What is the CSD Regulation?
The CSD Regulation1 (CSDR) is an EU/EEA regulation which introduces measures for the authorisation and regulation of EU/EEA central securities depositories (CSDs). While much of the regulation focuses on the prudential, organisational, and business standards of CSDs, some of its requirements directly affect trading level entities that settle trades on EU/EEA CSDs. These include measures to address settlement fails. Chapter III of the Regulation deals with Settlement Discipline. Article 7 provides for measures to address settlement fails, which include cash penalties for settlement fails and mandatory buy-ins.
Who is affected by CSDR settlement discipline provisions?
Settlement Discipline will apply to all transactions intended to settle on an EU/EEA CSD2 in transferable securities, moneymarket instruments, units in collective investment undertakings, and emissions allowances,3 which are admitted to trading or traded on a trading venue or cleared by a CCP.4 This will apply to all trading level entities, regardless of their domicile, that enter into such transactions that settle on an EU/ EEA CSD, whether directly as CSD participants, or indirectly via a settlement or clearing agent (who is a CSD participant). It is important to note that initiating the CSDR buy-in process is a regulatory requirement and not a right.
What is a buy-in?
Essentially, in the event of a settlement fail, conventional, noncentrally-cleared bond market buy-in mechanisms provide a buyer of securities the contractual right to source the securities elsewhere (usually for guaranteed delivery), cancel the original trade, and settle between the two original counterparties any differences arising from the net costs of the original transaction and the buy-in transaction.
A key feature of conventional, non-cleared bond market buy-in mechanism, such as those provided under the ICMA Buy-in Rules, is that the economics of the original transaction are preserved, and that neither party is inadvertently disadvantaged or advantaged as a result of the buy-in. It has to be remembered that standard buy-ins are not a ‘penalty mechanism’, they are a contractual remedy to provide for physical settlement of a trade. They are also executed at the discretion of the failed-to entity, as a right and not an obligation.
Additionally, conventional buy-in mechanisms are usually mirrored by sell-out mechanisms which provide the seller of securities with a conventional buy-in mechanisms are usually mirrored by sell-out mechanisms which provide the seller of securities with a contractual remedy if settlement fails through the fault of the buyer.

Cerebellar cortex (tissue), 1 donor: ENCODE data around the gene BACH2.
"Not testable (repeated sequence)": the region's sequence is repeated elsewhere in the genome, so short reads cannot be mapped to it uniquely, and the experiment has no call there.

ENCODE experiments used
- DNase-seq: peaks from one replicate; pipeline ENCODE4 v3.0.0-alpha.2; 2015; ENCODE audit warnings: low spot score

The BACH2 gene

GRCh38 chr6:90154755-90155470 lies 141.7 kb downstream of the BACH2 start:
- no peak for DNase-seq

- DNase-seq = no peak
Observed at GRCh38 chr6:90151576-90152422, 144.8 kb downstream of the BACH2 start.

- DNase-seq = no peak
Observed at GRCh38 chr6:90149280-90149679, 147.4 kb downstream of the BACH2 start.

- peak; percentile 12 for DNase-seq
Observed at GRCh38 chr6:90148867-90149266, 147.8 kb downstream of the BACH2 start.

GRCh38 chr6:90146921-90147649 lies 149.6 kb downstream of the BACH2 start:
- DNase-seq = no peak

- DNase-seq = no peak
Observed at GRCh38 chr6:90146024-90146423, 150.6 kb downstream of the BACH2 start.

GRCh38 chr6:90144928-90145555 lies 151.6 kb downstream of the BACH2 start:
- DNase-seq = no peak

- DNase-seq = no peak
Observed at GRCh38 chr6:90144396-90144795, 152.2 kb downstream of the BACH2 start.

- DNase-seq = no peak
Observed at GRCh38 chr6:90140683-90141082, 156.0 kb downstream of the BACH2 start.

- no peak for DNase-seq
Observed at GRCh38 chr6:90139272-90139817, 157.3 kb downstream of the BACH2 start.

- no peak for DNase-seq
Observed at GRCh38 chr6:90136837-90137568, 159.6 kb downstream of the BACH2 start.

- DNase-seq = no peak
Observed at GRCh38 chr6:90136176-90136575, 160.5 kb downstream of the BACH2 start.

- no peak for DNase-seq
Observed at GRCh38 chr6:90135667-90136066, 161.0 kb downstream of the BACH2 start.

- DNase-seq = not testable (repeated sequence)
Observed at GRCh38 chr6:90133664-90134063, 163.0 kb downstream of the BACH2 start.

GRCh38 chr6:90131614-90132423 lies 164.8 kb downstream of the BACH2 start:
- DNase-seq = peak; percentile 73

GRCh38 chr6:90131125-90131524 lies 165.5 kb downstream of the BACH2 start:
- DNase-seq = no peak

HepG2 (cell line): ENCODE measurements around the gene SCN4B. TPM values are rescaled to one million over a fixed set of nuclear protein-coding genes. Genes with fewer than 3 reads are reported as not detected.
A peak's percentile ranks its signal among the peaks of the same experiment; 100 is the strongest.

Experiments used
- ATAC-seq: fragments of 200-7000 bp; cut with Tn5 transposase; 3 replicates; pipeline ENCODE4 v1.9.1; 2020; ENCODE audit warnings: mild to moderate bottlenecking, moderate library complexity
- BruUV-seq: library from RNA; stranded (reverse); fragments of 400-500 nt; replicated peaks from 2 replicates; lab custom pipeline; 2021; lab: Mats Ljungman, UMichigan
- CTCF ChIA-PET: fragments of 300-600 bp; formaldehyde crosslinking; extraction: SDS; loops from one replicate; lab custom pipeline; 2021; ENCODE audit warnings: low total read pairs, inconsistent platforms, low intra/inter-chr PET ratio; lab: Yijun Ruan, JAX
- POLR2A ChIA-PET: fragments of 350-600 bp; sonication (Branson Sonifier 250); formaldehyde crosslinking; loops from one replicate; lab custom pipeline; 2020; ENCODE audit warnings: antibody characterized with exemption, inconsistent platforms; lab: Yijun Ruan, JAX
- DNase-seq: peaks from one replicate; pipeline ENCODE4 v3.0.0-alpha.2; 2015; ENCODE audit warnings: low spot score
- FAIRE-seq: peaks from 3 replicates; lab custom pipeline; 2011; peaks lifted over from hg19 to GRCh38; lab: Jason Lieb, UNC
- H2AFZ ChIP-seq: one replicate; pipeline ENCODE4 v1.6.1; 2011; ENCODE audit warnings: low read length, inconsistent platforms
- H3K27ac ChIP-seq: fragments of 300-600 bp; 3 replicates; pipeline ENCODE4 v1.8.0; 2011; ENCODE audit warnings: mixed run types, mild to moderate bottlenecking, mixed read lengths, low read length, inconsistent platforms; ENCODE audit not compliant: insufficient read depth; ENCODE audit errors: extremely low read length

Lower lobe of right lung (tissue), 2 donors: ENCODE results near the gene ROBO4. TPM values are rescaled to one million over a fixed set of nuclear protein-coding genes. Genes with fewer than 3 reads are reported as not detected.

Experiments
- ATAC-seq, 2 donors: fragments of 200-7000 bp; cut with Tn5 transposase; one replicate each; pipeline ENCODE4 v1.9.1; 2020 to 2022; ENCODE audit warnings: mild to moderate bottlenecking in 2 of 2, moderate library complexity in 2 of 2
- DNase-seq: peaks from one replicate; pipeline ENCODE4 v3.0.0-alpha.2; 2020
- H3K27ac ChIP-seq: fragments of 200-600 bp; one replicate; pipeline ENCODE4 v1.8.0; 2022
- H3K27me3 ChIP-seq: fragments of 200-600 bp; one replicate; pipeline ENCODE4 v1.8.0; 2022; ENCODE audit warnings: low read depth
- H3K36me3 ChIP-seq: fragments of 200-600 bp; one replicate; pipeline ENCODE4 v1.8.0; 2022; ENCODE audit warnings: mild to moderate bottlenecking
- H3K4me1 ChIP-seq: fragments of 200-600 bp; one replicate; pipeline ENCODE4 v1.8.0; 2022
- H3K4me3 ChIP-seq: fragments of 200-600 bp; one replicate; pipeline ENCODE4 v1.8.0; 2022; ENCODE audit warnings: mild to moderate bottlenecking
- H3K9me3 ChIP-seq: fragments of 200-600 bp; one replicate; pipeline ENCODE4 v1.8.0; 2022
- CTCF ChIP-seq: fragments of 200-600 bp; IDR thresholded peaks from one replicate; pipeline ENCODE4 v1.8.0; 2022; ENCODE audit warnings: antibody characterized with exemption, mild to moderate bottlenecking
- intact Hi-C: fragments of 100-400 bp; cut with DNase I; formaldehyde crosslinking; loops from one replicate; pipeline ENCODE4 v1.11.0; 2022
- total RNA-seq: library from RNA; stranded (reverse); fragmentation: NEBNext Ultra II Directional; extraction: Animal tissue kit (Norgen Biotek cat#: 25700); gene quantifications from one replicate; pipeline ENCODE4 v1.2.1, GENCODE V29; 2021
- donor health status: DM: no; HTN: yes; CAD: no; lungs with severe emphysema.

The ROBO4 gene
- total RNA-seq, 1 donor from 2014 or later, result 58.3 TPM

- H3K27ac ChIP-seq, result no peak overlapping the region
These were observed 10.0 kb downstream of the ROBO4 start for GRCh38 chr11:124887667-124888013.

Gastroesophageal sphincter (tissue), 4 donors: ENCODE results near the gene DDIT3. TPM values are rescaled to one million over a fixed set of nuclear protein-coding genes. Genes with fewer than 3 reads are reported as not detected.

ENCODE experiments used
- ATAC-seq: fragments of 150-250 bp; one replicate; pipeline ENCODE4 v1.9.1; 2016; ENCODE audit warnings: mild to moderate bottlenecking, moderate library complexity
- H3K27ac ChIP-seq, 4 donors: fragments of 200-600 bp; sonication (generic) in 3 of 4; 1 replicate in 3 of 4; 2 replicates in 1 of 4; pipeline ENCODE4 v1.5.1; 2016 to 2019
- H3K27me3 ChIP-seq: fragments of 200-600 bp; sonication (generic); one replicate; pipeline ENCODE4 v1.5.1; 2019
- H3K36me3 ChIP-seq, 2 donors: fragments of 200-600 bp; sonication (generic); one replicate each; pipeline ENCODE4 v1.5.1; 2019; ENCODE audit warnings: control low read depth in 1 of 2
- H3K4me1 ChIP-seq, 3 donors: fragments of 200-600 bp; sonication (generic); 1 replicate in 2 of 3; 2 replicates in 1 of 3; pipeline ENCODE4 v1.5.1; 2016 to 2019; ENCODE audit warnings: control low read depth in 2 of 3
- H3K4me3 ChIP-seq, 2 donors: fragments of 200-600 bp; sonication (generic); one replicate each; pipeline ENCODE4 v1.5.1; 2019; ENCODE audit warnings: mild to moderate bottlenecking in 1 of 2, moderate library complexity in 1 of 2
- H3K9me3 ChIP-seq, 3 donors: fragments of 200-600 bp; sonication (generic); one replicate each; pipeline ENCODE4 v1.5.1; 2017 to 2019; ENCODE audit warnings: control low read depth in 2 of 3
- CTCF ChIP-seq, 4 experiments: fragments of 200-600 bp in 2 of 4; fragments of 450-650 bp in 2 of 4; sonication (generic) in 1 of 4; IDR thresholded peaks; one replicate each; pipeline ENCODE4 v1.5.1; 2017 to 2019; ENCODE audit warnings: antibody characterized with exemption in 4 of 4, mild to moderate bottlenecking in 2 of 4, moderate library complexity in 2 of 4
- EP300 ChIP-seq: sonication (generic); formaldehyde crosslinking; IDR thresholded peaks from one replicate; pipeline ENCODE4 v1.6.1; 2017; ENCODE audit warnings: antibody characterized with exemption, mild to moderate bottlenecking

What are the timeframes of the mandatory buy-in requirements?
The buy-in provisions are outlined in Sections 3 and 4 of the Regulatory Technical Standards5 (RTS) on Settlement Discipline. The regulation requires that in the event of a settlement fail, a buy-in process is initiated as follows:
- four business days after the intended settlement date (ISD) for liquid6 shares, and
- seven business days after ISD for bonds and all other instruments. This is referred to as “the extension period”.
Who executes the buy-in process?
With the exception of trades cleared by a CCP, where the CCP will be responsible for initiating the buy-in process, the failed-to trading entity is responsible for initiating the buy-in process. The failed-to trading entity is required to appoint a buy-in agent to execute the buy-in against the failing trading entity.
The buy-in is required to be completed (executed and settled) within 4 business days for liquid shares and 7 business days for all other instruments. Any costs arising from the buy-in, as well as the price differential between the buy-in execution price and the original transaction price, are paid by the failing trading entity to the failed-to trading entity.
What happens if the buy-in is unsuccessful?
If the buy-in is unsuccessful, the process will be settled by means of cash compensation. This will require the original trade being cancelled and a payment being made by the failing trading entity to the failed-to trading entity based on the difference between the current market price7 and the original transaction price. Before going to cash compensation, the failed-to party has the option of attempting the buy-in one more time using the same buy-in timelines (known as the deferral period).